The ability of a pro-neoliberal government to impose fetters on its successors is starkly exposed in the attempt by Bolivia to reverse the GATS commitment on hospital services made by a previous government. The United States in the late days of the Bush administration objected to Bolivia withdrawing that commitment, requiring it to enter into negotiations for new liberalization concessions in other services in return for reclaiming national control of its hospitals.

The human rights implications of other sectors are more obscure and harder to campaign around. The link between trade in financial services agreements and the post-2007 global financial crisis offers a striking example.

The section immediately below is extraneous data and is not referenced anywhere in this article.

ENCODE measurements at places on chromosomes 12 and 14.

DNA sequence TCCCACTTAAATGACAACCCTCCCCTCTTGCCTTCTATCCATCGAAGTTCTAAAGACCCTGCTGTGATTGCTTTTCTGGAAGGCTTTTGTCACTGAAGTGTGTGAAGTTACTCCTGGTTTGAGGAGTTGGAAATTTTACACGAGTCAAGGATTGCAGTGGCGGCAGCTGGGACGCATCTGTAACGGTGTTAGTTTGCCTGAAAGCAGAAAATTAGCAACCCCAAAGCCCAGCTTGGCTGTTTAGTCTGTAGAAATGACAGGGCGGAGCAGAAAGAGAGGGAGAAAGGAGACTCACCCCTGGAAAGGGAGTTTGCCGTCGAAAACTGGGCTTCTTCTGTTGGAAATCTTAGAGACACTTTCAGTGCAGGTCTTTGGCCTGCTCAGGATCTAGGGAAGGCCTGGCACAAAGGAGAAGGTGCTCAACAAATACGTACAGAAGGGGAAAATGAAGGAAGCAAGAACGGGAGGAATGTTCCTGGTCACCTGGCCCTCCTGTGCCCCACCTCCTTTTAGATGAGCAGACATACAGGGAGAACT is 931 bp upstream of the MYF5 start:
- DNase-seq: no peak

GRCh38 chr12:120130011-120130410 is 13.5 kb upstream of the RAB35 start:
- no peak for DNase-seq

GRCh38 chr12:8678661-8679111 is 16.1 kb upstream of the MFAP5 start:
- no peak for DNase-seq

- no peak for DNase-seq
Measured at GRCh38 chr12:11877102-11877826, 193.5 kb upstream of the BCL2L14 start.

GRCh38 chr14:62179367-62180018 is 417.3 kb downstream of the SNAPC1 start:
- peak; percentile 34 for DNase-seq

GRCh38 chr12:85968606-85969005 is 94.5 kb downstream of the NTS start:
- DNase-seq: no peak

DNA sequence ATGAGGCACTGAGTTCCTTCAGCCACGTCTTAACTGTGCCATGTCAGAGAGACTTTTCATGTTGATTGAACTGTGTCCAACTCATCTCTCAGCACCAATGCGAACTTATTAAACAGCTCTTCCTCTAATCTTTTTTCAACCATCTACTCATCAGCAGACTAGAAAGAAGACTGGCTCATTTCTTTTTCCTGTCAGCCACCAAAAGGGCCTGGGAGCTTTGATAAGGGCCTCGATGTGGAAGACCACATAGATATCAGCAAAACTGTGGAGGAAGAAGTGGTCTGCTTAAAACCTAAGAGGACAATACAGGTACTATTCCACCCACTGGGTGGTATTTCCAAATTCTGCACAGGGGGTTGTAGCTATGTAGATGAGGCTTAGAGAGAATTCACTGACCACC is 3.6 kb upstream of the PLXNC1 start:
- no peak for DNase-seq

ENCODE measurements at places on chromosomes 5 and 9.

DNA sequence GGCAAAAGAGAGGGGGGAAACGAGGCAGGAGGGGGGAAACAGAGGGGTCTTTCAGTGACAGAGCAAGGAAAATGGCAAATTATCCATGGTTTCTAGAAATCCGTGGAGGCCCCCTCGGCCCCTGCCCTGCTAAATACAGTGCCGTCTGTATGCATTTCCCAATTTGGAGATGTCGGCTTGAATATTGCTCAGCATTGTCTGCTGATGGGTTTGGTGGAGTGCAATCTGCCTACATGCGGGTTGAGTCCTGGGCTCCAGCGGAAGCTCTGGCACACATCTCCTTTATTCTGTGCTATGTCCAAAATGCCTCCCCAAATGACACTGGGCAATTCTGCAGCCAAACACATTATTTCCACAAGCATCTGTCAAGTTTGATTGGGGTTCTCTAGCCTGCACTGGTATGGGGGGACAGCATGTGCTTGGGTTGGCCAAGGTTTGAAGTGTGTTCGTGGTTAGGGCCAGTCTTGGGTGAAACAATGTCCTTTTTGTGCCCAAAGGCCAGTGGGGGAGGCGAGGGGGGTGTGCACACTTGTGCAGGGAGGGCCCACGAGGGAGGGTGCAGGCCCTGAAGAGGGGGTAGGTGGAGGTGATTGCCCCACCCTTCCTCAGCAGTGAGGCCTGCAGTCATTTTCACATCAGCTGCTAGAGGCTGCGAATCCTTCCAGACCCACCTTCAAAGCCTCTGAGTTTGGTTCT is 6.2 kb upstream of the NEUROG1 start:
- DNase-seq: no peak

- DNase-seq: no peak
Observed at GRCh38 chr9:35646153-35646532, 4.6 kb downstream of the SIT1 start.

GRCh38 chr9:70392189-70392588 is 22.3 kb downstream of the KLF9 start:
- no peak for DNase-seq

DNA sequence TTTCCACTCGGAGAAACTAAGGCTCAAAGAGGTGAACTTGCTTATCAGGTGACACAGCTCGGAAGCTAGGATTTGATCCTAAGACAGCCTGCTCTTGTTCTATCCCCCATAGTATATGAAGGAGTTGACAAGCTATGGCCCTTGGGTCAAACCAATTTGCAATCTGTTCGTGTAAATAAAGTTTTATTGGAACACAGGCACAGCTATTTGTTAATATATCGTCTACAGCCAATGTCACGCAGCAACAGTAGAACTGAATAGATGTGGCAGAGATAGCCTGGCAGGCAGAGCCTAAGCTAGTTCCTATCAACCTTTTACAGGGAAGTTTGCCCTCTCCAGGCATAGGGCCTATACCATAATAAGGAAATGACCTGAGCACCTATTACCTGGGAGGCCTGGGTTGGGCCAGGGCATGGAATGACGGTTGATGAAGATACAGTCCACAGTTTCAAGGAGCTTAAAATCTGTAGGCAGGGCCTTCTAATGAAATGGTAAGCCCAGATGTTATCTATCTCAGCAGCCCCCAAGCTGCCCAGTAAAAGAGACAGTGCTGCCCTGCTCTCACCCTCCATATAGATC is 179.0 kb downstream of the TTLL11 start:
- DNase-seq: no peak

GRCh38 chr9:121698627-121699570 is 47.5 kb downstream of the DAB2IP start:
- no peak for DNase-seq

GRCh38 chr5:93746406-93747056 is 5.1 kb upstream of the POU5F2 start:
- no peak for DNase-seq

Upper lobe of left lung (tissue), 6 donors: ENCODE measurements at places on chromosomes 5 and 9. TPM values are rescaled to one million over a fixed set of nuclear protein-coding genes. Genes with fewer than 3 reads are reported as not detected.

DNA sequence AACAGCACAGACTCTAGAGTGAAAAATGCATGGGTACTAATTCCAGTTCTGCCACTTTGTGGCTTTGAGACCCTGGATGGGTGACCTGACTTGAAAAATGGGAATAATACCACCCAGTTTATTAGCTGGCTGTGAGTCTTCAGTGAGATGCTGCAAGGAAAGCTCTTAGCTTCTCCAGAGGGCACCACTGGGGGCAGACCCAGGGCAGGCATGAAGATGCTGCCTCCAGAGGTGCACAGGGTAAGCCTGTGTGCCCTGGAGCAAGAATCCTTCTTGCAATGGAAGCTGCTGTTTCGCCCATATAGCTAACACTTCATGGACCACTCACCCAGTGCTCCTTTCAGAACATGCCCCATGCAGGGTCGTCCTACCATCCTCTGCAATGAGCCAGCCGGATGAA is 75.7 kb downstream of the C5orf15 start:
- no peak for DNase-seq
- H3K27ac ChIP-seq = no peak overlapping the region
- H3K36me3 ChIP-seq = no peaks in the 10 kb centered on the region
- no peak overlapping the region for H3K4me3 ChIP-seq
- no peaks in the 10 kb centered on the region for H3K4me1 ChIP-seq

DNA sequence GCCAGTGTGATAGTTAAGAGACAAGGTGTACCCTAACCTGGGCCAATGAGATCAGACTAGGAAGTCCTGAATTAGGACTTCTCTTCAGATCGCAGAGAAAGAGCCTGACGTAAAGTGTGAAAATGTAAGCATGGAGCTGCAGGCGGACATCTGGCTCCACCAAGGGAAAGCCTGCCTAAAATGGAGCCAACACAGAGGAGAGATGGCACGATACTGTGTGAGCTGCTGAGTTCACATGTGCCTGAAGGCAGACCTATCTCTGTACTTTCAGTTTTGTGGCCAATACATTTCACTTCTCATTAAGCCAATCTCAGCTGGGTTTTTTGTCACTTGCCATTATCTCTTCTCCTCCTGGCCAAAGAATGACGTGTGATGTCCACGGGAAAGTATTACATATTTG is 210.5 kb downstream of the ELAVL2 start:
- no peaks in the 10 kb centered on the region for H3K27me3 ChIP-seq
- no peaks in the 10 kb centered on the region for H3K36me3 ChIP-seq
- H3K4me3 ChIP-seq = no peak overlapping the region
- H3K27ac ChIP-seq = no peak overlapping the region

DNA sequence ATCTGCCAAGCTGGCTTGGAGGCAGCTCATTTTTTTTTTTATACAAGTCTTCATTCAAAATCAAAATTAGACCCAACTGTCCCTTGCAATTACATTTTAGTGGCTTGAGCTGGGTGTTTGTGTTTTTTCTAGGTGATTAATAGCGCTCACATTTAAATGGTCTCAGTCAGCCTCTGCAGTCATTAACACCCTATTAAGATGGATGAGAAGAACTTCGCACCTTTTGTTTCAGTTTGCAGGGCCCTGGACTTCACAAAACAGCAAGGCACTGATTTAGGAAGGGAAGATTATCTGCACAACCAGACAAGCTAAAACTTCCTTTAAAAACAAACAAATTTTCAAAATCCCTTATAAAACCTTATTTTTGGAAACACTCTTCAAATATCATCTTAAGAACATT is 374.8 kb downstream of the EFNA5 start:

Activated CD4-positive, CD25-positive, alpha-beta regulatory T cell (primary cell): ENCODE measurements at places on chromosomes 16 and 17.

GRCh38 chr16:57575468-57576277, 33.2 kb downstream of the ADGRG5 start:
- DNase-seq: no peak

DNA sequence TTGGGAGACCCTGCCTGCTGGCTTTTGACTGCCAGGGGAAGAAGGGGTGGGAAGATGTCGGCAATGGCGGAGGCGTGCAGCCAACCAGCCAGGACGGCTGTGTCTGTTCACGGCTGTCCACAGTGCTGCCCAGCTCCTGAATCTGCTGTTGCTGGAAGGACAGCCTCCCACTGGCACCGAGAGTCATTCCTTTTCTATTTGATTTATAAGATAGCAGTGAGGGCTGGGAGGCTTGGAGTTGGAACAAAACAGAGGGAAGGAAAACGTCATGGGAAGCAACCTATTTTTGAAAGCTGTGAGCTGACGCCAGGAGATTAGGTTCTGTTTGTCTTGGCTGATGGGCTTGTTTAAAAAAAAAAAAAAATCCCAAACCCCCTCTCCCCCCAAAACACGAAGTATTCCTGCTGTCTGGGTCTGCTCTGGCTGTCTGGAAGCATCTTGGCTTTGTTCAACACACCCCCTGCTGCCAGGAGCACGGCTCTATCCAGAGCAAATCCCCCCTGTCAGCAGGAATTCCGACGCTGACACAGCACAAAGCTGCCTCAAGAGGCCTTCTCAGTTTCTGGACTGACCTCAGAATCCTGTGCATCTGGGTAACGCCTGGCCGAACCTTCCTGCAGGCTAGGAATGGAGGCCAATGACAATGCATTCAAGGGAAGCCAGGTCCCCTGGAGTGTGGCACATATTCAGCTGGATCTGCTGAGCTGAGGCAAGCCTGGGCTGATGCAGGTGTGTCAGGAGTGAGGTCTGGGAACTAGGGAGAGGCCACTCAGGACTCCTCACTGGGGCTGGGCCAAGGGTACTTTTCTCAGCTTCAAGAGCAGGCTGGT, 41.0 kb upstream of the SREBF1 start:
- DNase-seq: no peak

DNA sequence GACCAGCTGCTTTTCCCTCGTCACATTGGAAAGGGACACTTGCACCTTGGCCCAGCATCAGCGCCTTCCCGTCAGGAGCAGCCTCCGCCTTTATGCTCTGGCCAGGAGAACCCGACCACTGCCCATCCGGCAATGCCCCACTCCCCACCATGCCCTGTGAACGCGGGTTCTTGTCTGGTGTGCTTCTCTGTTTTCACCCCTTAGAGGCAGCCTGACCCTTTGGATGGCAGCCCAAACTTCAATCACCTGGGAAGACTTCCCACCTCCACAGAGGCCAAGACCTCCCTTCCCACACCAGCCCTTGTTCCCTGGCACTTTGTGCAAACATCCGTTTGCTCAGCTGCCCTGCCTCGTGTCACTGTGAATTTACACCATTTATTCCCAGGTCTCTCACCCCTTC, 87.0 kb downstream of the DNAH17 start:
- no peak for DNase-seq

Liberalization of financial services, unfettered capital flows, and the global integration of lightly or self-regulated financial markets have always been at the commercial core of these agreements. With the Doha round paralyzed, that goal is vigorously pursued on behalf of Wall Street and the city of London through the U.S. and EU FFA templates.

Trade in financial services rules and commitments are intimately linked to the post-2007 financial crisis in various ways. The definition of financial services covers trade in toxic products, such as synthetic derivatives, securitized mortgages...